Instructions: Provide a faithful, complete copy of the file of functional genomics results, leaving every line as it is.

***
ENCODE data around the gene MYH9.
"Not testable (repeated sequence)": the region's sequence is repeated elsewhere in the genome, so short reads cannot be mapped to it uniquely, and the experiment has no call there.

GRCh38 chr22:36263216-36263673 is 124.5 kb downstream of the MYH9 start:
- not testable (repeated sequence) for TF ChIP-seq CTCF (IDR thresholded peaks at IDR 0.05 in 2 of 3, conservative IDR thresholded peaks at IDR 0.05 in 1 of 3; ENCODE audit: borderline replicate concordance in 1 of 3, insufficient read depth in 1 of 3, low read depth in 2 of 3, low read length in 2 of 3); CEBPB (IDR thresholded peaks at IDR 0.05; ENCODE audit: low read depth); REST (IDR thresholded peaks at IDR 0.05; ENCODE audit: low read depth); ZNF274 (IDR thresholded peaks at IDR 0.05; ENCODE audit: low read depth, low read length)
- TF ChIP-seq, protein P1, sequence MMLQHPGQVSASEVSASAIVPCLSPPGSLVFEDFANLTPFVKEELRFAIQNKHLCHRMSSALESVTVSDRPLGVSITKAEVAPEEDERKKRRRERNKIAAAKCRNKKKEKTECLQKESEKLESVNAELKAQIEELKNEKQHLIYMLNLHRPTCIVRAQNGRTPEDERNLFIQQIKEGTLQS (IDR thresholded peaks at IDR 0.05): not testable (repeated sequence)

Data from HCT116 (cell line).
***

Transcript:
ENCODE data around the gene MYH9.
"Not testable (repeated sequence)": the region's sequence is repeated elsewhere in the genome, so short reads cannot be mapped to it uniquely, and the experiment has no call there.

GRCh38 chr22:36263216-36263673 is 124.5 kb downstream of the MYH9 start:
- not testable (repeated sequence) for TF ChIP-seq CTCF (IDR thresholded peaks at IDR 0.05 in 2 of 3, conservative IDR thresholded peaks at IDR 0.05 in 1 of 3; ENCODE audit: borderline replicate concordance in 1 of 3, insufficient read depth in 1 of 3, low read depth in 2 of 3, low read length in 2 of 3); CEBPB (IDR thresholded peaks at IDR 0.05; ENCODE audit: low read depth); REST (IDR thresholded peaks at IDR 0.05; ENCODE audit: low read depth); ZNF274 (IDR thresholded peaks at IDR 0.05; ENCODE audit: low read depth, low read length)
- TF ChIP-seq, protein P1, sequence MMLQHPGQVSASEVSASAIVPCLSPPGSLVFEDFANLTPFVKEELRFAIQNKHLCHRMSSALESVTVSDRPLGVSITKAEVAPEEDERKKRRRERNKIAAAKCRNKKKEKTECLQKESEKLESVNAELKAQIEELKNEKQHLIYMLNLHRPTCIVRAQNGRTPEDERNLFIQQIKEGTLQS (IDR thresholded peaks at IDR 0.05): not testable (repeated sequence)

Data from HCT116 (cell line).